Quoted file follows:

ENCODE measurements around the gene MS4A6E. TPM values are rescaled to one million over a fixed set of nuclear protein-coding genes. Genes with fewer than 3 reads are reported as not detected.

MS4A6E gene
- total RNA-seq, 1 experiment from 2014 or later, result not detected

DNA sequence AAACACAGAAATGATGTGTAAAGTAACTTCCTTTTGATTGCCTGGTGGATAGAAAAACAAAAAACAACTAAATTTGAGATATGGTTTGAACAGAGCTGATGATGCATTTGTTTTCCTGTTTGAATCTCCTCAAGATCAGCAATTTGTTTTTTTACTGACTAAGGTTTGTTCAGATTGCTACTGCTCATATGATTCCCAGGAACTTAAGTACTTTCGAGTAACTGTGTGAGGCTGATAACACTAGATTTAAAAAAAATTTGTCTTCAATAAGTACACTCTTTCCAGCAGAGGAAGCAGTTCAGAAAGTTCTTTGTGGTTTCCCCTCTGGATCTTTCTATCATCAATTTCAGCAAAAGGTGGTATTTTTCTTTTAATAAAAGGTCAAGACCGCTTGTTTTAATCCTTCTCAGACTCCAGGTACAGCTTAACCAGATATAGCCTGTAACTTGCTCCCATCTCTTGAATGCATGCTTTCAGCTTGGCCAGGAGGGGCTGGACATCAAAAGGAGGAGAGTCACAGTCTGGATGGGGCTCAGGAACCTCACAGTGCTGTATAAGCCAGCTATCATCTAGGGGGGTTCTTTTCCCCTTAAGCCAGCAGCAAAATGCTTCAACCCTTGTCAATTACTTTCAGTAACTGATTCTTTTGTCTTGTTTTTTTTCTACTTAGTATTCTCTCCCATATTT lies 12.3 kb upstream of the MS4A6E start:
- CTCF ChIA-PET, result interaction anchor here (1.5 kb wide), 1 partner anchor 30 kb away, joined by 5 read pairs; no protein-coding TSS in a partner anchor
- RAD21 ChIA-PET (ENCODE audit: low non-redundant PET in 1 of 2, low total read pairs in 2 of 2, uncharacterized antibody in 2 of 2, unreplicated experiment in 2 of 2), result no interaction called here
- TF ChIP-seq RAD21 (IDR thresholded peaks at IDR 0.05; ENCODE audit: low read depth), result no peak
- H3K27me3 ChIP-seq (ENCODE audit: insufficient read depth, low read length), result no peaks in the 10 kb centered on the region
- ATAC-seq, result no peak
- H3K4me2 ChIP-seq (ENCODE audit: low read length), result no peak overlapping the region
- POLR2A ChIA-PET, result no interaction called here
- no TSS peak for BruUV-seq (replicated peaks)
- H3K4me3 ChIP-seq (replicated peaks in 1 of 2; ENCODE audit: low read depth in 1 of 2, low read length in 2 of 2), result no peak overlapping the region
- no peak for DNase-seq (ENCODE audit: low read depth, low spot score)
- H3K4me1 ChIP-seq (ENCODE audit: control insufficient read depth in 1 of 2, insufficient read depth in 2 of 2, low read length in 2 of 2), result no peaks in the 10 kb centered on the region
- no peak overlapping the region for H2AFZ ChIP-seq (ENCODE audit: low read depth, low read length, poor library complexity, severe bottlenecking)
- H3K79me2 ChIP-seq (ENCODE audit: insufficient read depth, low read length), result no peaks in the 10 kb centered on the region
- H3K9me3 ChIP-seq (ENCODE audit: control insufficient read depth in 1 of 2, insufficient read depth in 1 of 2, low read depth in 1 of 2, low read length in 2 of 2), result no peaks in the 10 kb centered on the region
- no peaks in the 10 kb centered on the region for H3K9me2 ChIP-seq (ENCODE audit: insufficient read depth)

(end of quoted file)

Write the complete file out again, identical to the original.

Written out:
ENCODE measurements around the gene MS4A6E. TPM values are rescaled to one million over a fixed set of nuclear protein-coding genes. Genes with fewer than 3 reads are reported as not detected.

MS4A6E gene
- total RNA-seq, 1 experiment from 2014 or later, result not detected

DNA sequence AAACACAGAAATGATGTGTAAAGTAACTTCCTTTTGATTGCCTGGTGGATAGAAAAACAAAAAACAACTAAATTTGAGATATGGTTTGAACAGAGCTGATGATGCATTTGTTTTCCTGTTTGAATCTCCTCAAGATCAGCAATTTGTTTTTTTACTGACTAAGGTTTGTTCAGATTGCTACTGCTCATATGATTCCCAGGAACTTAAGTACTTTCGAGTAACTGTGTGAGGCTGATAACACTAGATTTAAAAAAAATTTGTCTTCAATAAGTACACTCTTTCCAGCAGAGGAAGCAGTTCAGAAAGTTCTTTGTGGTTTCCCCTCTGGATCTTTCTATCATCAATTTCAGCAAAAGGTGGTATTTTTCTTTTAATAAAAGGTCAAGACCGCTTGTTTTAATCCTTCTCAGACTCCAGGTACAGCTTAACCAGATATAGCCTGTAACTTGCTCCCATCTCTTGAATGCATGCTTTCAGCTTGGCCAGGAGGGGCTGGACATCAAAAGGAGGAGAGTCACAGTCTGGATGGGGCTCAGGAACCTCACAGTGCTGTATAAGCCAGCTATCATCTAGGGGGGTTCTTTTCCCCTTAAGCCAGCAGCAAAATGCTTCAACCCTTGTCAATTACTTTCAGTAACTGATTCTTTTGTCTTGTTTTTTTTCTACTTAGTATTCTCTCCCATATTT lies 12.3 kb upstream of the MS4A6E start:
- CTCF ChIA-PET, result interaction anchor here (1.5 kb wide), 1 partner anchor 30 kb away, joined by 5 read pairs; no protein-coding TSS in a partner anchor
- RAD21 ChIA-PET (ENCODE audit: low non-redundant PET in 1 of 2, low total read pairs in 2 of 2, uncharacterized antibody in 2 of 2, unreplicated experiment in 2 of 2), result no interaction called here
- TF ChIP-seq RAD21 (IDR thresholded peaks at IDR 0.05; ENCODE audit: low read depth), result no peak
- H3K27me3 ChIP-seq (ENCODE audit: insufficient read depth, low read length), result no peaks in the 10 kb centered on the region
- ATAC-seq, result no peak
- H3K4me2 ChIP-seq (ENCODE audit: low read length), result no peak overlapping the region
- POLR2A ChIA-PET, result no interaction called here
- no TSS peak for BruUV-seq (replicated peaks)
- H3K4me3 ChIP-seq (replicated peaks in 1 of 2; ENCODE audit: low read depth in 1 of 2, low read length in 2 of 2), result no peak overlapping the region
- no peak for DNase-seq (ENCODE audit: low read depth, low spot score)
- H3K4me1 ChIP-seq (ENCODE audit: control insufficient read depth in 1 of 2, insufficient read depth in 2 of 2, low read length in 2 of 2), result no peaks in the 10 kb centered on the region
- no peak overlapping the region for H2AFZ ChIP-seq (ENCODE audit: low read depth, low read length, poor library complexity, severe bottlenecking)
- H3K79me2 ChIP-seq (ENCODE audit: insufficient read depth, low read length), result no peaks in the 10 kb centered on the region
- H3K9me3 ChIP-seq (ENCODE audit: control insufficient read depth in 1 of 2, insufficient read depth in 1 of 2, low read depth in 1 of 2, low read length in 2 of 2), result no peaks in the 10 kb centered on the region
- no peaks in the 10 kb centered on the region for H3K9me2 ChIP-seq (ENCODE audit: insufficient read depth)